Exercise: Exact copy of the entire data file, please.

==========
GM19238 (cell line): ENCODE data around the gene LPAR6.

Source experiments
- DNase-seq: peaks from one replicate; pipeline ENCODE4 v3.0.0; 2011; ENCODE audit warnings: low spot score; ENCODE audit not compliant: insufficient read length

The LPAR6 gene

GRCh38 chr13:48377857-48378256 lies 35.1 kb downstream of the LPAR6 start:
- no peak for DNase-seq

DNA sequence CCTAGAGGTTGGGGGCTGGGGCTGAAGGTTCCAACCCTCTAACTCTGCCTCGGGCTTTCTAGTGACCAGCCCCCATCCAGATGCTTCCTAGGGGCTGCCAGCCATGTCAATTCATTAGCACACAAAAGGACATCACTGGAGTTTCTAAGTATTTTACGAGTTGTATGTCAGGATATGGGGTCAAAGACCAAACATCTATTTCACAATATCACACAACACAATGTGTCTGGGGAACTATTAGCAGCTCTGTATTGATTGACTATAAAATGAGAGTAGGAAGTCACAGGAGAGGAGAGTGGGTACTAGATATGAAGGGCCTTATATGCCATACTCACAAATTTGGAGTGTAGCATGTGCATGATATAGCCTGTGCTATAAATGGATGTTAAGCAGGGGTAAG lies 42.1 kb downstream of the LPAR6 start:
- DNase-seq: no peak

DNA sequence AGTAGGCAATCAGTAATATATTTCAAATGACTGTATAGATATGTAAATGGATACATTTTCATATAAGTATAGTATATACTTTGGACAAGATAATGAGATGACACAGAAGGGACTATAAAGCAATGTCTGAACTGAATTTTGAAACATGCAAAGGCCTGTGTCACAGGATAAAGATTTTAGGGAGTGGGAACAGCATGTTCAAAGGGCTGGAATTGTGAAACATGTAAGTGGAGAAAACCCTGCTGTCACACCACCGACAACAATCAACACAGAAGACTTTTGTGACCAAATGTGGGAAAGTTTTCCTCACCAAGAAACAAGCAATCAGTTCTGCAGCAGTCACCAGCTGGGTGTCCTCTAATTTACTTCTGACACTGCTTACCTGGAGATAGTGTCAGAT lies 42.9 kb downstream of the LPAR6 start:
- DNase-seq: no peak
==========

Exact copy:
GM19238 (cell line): ENCODE data around the gene LPAR6.

Source experiments
- DNase-seq: peaks from one replicate; pipeline ENCODE4 v3.0.0; 2011; ENCODE audit warnings: low spot score; ENCODE audit not compliant: insufficient read length

The LPAR6 gene

GRCh38 chr13:48377857-48378256 lies 35.1 kb downstream of the LPAR6 start:
- no peak for DNase-seq

DNA sequence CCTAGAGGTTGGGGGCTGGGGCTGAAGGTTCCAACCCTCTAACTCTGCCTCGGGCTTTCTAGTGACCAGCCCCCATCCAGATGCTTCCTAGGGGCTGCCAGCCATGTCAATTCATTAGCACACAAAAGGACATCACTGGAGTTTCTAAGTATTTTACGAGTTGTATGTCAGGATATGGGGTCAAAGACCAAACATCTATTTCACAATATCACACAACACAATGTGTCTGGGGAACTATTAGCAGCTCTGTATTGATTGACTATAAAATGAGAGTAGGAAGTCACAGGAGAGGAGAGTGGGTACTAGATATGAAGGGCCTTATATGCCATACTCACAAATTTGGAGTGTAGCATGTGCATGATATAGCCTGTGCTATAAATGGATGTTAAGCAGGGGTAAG lies 42.1 kb downstream of the LPAR6 start:
- DNase-seq: no peak

DNA sequence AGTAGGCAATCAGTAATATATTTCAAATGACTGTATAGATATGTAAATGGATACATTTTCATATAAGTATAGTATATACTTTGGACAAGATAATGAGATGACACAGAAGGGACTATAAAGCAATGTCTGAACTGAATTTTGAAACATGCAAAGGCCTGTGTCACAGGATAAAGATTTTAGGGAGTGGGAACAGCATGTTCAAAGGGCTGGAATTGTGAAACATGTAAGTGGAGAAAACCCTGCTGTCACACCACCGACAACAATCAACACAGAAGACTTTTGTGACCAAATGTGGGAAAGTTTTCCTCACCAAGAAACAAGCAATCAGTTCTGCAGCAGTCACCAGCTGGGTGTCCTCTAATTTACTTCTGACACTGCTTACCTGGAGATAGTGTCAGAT lies 42.9 kb downstream of the LPAR6 start:
- DNase-seq: no peak